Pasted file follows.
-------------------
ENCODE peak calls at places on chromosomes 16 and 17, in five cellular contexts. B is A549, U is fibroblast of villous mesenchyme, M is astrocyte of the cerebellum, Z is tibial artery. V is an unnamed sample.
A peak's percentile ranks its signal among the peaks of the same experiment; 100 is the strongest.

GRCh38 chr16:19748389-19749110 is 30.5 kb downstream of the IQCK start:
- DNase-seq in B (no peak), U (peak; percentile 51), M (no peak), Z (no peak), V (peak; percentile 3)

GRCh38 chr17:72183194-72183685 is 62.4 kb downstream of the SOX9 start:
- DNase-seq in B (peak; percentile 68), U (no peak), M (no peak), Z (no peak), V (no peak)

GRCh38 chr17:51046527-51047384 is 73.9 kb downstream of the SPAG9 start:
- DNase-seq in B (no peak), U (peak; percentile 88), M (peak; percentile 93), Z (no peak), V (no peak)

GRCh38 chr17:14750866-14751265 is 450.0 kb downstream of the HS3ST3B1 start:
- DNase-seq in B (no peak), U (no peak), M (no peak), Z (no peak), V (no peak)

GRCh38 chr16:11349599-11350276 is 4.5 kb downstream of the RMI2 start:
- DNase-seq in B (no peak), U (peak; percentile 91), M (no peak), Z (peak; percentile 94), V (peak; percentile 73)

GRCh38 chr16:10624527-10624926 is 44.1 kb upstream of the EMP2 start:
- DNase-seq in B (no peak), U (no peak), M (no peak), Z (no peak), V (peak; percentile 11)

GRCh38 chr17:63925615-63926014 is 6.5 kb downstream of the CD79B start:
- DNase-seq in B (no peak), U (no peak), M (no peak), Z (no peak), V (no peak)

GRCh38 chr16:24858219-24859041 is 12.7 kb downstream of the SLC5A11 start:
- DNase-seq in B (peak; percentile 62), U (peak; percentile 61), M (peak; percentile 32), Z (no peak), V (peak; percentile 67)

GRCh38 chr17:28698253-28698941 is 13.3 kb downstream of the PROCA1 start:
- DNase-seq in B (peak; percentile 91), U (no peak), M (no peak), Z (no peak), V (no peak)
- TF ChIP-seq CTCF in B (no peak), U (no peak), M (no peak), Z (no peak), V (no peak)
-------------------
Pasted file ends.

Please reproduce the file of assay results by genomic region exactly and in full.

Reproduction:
ENCODE peak calls at places on chromosomes 16 and 17, in five cellular contexts. B is A549, U is fibroblast of villous mesenchyme, M is astrocyte of the cerebellum, Z is tibial artery. V is an unnamed sample.
A peak's percentile ranks its signal among the peaks of the same experiment; 100 is the strongest.

GRCh38 chr16:19748389-19749110 is 30.5 kb downstream of the IQCK start:
- DNase-seq in B (no peak), U (peak; percentile 51), M (no peak), Z (no peak), V (peak; percentile 3)

GRCh38 chr17:72183194-72183685 is 62.4 kb downstream of the SOX9 start:
- DNase-seq in B (peak; percentile 68), U (no peak), M (no peak), Z (no peak), V (no peak)

GRCh38 chr17:51046527-51047384 is 73.9 kb downstream of the SPAG9 start:
- DNase-seq in B (no peak), U (peak; percentile 88), M (peak; percentile 93), Z (no peak), V (no peak)

GRCh38 chr17:14750866-14751265 is 450.0 kb downstream of the HS3ST3B1 start:
- DNase-seq in B (no peak), U (no peak), M (no peak), Z (no peak), V (no peak)

GRCh38 chr16:11349599-11350276 is 4.5 kb downstream of the RMI2 start:
- DNase-seq in B (no peak), U (peak; percentile 91), M (no peak), Z (peak; percentile 94), V (peak; percentile 73)

GRCh38 chr16:10624527-10624926 is 44.1 kb upstream of the EMP2 start:
- DNase-seq in B (no peak), U (no peak), M (no peak), Z (no peak), V (peak; percentile 11)

GRCh38 chr17:63925615-63926014 is 6.5 kb downstream of the CD79B start:
- DNase-seq in B (no peak), U (no peak), M (no peak), Z (no peak), V (no peak)

GRCh38 chr16:24858219-24859041 is 12.7 kb downstream of the SLC5A11 start:
- DNase-seq in B (peak; percentile 62), U (peak; percentile 61), M (peak; percentile 32), Z (no peak), V (peak; percentile 67)

GRCh38 chr17:28698253-28698941 is 13.3 kb downstream of the PROCA1 start:
- DNase-seq in B (peak; percentile 91), U (no peak), M (no peak), Z (no peak), V (no peak)
- TF ChIP-seq CTCF in B (no peak), U (no peak), M (no peak), Z (no peak), V (no peak)